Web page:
"Choose this day who you will serve, but as for me..."

Joshua gave the Israelites an option before they went into the Promised Land; an option to choose whether they would serve the pagan gods of those occupying the land - or if they would serve the Faithful One who brought them out of Egypt and preserved the nation for 40 years of wandering in the desert.

The first choice of everyday should be Who we will serve. Will it be a God focused, desired day or will it be self-serving and fear driven? We make hundreds of choices each day, what to have for breakfast, what to wear to work, how to wear our hair, which one of the multitudes of pairs of shoes will match our attire or allow comfort for what the days plans hold. Our choices are seemingly endless - even in an economy that has begun to limit financial expenditures and commitments. BUT... we still have choices.

Today, we met 100 children with no choice. They represent a far greater number hidden in the slums of Kitale, with no option for education, clothing, food or hope. At the edge of one of the largest slums Wycliffe, a local believer, began an outreach to children living on the streets without even one choice. He saw there would be no opportunity for them to receive an education (they could not pay the school fees) and their future was sure to be cut short by disease, malnutrition or abandonment through the death of parents suffering from AIDS. He began an informal "school" in two mud huts teaching the basics. He also took orphaned and abandoned children into his own two room home.
Then God moved

... in the hearts of a few visiting Americans to come alongside the work he was already committed to and expand his territory. Teachers were hired, a tin building was constructed to enable three classrooms to operate and serve 100 children. Each day the children come and start the day with a cup of porridge. They are taught not just "reading, writing and arithmetic". They are taught the love of the Father. Before they leave they are fed rice and beans. The food the children have at school is the only nourishment they have for the day - but they take home in their hearts a portion of "the Bread of Life".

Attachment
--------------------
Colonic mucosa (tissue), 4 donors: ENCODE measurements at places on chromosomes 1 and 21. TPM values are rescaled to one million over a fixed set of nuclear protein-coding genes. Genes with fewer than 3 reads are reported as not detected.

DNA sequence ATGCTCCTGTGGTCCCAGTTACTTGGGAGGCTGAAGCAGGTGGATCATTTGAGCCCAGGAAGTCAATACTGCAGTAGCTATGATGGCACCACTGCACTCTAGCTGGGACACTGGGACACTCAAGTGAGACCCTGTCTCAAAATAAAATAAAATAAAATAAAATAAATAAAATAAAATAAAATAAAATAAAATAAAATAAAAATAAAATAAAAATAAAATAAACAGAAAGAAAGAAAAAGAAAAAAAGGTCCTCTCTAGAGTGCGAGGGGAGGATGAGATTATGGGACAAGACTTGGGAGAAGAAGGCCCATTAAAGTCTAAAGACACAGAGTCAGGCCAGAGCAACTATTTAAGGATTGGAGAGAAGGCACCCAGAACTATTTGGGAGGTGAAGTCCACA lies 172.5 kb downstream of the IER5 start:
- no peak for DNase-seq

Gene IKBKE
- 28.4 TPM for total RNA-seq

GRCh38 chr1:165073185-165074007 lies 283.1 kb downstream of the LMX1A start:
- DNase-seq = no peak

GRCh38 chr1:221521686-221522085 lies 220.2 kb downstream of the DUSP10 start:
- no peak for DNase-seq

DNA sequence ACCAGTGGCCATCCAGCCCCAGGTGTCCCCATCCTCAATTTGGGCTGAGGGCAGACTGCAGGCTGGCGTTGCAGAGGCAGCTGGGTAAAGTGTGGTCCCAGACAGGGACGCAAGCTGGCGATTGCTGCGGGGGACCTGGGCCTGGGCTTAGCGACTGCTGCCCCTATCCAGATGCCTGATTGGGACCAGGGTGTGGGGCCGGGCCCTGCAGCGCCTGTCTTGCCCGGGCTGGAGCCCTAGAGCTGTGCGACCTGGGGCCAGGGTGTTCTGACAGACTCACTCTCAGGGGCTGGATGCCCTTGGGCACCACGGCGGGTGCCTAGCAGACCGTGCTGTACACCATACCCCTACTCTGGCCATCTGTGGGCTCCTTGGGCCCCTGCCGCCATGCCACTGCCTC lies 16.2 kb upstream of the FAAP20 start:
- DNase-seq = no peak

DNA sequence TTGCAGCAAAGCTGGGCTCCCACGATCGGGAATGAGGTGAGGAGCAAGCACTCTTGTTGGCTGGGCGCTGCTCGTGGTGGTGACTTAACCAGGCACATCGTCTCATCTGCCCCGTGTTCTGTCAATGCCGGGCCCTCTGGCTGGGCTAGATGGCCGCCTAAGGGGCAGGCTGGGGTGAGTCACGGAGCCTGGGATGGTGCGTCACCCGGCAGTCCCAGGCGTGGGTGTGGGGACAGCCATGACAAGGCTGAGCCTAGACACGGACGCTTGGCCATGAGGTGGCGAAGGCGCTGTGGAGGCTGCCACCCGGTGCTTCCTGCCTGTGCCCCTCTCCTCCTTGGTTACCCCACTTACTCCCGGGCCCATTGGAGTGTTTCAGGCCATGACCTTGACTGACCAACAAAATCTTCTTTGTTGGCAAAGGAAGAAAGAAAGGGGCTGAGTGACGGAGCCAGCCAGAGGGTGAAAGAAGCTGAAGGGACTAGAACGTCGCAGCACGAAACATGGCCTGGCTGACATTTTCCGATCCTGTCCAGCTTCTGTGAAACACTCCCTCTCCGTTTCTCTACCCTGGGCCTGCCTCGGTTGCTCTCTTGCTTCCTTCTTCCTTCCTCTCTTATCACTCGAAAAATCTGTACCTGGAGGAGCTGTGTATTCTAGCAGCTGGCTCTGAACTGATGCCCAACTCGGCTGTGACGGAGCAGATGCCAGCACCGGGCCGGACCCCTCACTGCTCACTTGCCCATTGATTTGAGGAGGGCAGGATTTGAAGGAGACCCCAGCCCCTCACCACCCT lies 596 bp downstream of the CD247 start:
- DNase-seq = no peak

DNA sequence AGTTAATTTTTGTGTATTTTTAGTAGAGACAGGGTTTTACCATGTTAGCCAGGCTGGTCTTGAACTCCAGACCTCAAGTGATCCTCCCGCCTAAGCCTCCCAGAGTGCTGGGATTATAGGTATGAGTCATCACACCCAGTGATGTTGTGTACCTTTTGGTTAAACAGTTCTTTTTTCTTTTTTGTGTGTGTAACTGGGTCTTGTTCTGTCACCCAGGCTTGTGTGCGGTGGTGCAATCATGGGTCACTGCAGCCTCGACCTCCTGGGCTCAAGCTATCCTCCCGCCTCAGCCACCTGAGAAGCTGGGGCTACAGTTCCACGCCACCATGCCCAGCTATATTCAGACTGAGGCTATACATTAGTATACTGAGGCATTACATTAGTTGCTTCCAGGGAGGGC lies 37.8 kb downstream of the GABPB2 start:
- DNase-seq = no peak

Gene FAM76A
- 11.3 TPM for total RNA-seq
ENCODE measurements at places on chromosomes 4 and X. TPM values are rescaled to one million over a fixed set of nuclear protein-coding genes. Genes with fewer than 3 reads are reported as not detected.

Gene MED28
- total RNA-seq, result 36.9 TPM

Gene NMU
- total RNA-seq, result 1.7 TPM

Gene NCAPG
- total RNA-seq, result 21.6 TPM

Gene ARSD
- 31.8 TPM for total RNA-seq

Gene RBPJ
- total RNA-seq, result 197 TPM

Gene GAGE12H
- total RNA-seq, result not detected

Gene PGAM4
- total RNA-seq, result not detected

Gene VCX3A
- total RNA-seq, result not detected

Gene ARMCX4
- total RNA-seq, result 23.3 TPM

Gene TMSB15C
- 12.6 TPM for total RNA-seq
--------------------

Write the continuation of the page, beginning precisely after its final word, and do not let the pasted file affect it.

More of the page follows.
What choice do you have if you are 5 years old living in the slum, your mother is dying and you are the caretaker of your 2 year old brother? You watch the older children. You learn to look through the trash heaps for scraps of food, you learn to pick up discarded plastic bottles and fill them with the filthy water running through the ghetto. It is the water you wash your face with, it will keep you hydrated but in the temporary quenching of thirst lies the dangers of parasites and bacteria a small body has no choice or chance to fight.

We watched the documentary last night called "Glue Boys" to educate us to the plight of the thousands of homeless and abandoned here in Kitale. IF they survive - they are offered another choice to help them cope with the cold nights, the hunger in their bellies, their sorrow.